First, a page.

When You Don’t Know You’re Empty

when you don't know you're empty
A few weeks ago, Dan and I attended our son’s school’s Spring Banquet.  It was a wonderful evening with a great speaker, fun company and a nice meal.  The teen students tended the tables, pouring water, coffee and clearing dishes.

We had a very nice, young teenage girl as our server.  She was a bit nervous but her sweet demeanor and smile made up for everything.  When one of the ladies at the table requested coffee, our server promptly retrieved a coffee carafe for her.  As the girl began to pour (with our entire table watching), nothing came out!  The lady and her husband explained that she had to untwist the lid to allow the coffee come out.

Something seemed off to me though.  Having been in the banquet industry, the entire pot looked far too light to contain any amount of coffee in it.  She tried untwisting the lid, but still nothing came out.  Then we mentioned to her that it was an empty carafe.  The young girl hid her embarassment well and really no one at the table minded at all.

And it made me think . . . how many times are we empty but we are simply too busy to notice?  When was the last time we felt “full?”  Full of purpose, contentment, peace, love and joy.

Life is busy.  Whether you are a professional, a parent, one who works in or out of the house, living in today’s tech-savvy, “gotta have it now-world” can be crazy.  It is easy to be so busy, to have our kids so scheduled and to have our own priorities and goals, that we miss tending to our own spirits and well-being.  (Um, confessions of a busy mom.)  For me, what brings the sense of fullness is spending time in the presence and Word of God.  He provides the stability, purpose and peace that my busy life requires.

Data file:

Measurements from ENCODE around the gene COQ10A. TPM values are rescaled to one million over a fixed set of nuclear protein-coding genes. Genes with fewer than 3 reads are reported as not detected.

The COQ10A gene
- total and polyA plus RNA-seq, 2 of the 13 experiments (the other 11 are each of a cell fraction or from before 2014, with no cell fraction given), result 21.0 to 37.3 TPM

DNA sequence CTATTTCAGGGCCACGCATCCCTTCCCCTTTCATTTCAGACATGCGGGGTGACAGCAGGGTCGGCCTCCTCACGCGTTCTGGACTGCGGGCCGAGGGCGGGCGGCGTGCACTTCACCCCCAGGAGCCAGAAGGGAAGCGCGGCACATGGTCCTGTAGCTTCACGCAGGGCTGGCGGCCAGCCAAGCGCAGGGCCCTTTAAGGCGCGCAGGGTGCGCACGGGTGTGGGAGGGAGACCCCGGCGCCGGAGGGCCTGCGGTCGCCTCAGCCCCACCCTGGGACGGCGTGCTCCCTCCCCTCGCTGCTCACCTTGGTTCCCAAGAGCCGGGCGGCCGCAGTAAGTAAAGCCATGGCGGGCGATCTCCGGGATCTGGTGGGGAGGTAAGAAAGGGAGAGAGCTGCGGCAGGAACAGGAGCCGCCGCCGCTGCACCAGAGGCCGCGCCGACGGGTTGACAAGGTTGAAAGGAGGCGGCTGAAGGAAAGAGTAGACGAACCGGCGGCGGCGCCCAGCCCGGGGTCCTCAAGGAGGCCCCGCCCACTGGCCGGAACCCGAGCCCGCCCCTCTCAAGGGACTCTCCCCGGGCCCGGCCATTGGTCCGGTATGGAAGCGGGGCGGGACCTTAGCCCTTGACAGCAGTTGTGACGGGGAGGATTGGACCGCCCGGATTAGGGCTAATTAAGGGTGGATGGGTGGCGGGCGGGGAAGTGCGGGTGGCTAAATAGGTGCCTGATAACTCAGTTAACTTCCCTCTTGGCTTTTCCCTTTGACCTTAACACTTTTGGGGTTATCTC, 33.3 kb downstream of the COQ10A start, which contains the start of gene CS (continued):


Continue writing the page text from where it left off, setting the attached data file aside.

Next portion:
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But let’s take it a step further.  A woman in my Bible study group shared a great illustration from a biography she had recently read.  I’m sorry I don’t remember the person’s name or century.

It was about a —teenth century priest who related that we can be a great conduit of God’s grace and mercy to others.  It flows from Him, right through us and on to the people around us.  Picture the downward hand motion – from heaven to us and out to others.  And that is nice, but there is a better way.  We are to be like a pot or vase filled up to the point of overflowing.  So that the mercy and grace of God that fills us, simply overflows out of the top unto others.

Which do you want to be?  I want to be used but not simply as a conduit.  I want to be overflowing with the love of God that it bubbles up and extends to others.  I don’t want to serve out of my emptiness, but rather my fullness.  


How about you?  How do you fill up?

Comments

  1. Prayer with others. I used to think it was time alone outside. And that still does wonders for me. But when I pray with others I am filled with peace. And when you’re at peace, it’s much easier to get filled with grace! 🙂

  2. Anonymous says:

    This is a beautiful illustration. I fill up through prayer and fellowship with other believers. But especially need that alone time with God myself. (Rachel K)

  3. Great post! Having recently added a second child to my family, I’m still trying to figure out how I “fill up” now with the changed dynamics in my household. But one of my favorite things is just to sit quietly and let the Spirit fill me. Sometimes I read, sometimes I pray, sometimes I reflect, sometimes I just sit. I find that, in taking that time to be still and quiet and open, the Lord will send me what I need in that moment.

    • Hi Heather,
      With a new little one, it can be hard to find the opportunity! I’m so glad He is faithful to even those quiet moments stolen away. Blessings to your family,
      Kristen